Panasonic has been working on this particular problem for the past few years. In early 2010, nurses and pharmacists complained that their work was being constantly interrupted whenever drugs had to be delivered. Beginning with just two robots to help out during the night shift, soon the robots were working 24/7. Finally, after more than two years of experimental use at the Matsushita Memorial Hospital, the robots are ready to go pro.
The main benefit of the HOSPI-R is its autonomous navigation capabilities. Whereas many automation systems rely on obtrusive rail systems or other delineated routes, the HOSPI-R navigates using just its onboard sensors. When compared with conventional rail systems, Panasonic's system implementation costs reduce to between 25 and 50 percent (and maintenance costs are reduced to 20 percent).
A map of the building is programmed in advance, which it uses to plan its route. If the route changes because an extension is built onto existing facilities, the system is flexible enough to handle it, and the robot can even take the elevators automatically. If, along the way, it encounters obstacles during its trip, such as a person in a wheelchair, the robot automatically adjusts its route using its sensors.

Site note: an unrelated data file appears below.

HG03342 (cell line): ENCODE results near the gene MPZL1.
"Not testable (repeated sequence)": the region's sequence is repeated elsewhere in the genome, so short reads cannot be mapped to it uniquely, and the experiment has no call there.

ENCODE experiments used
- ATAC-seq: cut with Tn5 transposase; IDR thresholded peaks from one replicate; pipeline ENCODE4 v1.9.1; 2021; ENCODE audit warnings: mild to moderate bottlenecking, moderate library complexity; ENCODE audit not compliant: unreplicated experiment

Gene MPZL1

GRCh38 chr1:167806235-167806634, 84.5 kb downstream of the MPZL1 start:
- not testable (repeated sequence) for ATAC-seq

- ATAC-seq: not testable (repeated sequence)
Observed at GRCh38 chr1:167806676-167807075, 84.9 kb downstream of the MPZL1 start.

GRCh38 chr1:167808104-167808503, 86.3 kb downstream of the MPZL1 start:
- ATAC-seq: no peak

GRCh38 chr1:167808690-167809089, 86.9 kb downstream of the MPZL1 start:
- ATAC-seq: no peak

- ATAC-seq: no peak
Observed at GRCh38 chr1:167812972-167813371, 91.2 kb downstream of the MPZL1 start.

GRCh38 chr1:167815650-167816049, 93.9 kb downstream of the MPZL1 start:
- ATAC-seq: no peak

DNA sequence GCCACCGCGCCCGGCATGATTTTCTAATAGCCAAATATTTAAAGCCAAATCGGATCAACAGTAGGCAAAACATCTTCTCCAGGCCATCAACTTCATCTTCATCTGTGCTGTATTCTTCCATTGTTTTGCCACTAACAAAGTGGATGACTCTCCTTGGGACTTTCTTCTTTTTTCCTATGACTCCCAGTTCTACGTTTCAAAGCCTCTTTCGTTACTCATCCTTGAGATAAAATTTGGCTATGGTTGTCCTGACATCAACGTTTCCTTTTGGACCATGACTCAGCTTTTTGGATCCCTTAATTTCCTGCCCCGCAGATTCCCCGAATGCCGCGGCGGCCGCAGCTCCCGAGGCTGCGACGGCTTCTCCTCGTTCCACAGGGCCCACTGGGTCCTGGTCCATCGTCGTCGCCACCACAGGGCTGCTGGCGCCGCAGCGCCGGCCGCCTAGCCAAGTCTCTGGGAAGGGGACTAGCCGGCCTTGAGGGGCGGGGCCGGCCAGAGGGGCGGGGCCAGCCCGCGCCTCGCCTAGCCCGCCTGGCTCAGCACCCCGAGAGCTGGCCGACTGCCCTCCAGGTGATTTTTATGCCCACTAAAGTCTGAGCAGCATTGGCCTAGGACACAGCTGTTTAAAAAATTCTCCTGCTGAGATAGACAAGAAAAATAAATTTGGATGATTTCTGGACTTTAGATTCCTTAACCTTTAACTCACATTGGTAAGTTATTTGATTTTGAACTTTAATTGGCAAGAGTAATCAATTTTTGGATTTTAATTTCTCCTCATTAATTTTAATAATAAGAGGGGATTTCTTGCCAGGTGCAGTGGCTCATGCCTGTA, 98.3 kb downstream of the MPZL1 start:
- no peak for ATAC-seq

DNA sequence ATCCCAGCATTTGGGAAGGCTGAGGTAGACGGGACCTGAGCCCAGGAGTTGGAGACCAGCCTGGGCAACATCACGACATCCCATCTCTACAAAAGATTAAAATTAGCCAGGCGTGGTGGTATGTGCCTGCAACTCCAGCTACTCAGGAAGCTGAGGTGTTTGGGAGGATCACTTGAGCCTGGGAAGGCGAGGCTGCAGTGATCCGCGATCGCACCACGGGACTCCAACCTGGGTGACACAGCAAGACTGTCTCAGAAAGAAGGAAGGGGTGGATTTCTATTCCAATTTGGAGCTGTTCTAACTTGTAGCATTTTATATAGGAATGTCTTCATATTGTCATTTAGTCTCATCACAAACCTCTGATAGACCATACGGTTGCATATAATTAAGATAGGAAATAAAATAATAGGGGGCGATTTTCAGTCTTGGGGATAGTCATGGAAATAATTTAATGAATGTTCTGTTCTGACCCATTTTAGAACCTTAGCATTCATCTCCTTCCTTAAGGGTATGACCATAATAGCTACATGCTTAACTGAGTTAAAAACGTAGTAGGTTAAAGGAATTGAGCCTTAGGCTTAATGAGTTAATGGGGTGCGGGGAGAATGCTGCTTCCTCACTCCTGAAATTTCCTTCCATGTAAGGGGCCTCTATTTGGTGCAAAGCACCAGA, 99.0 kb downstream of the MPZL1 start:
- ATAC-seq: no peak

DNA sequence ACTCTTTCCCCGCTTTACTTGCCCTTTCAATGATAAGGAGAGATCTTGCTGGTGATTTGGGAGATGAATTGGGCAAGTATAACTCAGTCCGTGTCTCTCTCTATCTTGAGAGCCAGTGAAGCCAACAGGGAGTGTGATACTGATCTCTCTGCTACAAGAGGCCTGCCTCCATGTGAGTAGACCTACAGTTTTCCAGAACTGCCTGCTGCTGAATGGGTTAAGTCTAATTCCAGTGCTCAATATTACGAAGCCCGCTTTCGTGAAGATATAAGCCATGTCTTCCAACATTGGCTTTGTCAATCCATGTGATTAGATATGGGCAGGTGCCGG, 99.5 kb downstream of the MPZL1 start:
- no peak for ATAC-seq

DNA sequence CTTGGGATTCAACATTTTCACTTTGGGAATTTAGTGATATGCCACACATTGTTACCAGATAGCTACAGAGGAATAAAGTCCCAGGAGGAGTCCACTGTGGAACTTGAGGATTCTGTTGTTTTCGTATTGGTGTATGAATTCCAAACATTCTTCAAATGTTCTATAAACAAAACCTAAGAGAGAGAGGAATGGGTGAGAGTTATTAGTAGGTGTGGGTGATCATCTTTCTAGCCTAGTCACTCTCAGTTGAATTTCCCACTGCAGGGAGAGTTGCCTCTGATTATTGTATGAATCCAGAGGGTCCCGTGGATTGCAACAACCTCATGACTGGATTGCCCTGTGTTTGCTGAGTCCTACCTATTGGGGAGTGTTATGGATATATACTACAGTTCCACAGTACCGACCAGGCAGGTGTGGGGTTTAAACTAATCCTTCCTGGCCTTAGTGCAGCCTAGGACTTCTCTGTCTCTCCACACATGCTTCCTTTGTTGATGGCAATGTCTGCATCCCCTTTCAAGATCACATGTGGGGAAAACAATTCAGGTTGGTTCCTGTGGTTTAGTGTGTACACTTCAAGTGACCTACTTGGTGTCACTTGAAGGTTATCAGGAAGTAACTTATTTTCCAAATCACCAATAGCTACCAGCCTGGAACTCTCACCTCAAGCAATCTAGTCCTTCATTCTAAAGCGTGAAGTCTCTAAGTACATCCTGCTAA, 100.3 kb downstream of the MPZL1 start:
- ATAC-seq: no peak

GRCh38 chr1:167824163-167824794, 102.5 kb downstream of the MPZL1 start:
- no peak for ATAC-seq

As you might expect, the HOSPI-R also has some security features to prevent tampering, damage, and theft of the drugs and samples it is tasked with delivering. An automatically locking door on its storage container opens with ID cards, and liquids (such as chemical or urine samples) are kept in a stable position to limit foaming. The robot's gradual acceleration and deceleration also helps to ensure a smooth trip from start to finish.
The robot can carry up to 20 kg (44 lb), and moves at a maximum speed of 1 meter per second (2.2 mph). It can work up to seven hours before needing to be recharged, which takes about eight hours, so a team of robots on rotation can work 24 hours a day.
Panasonic did not reveal specific pricing, as that will vary depending on the needs of each facility.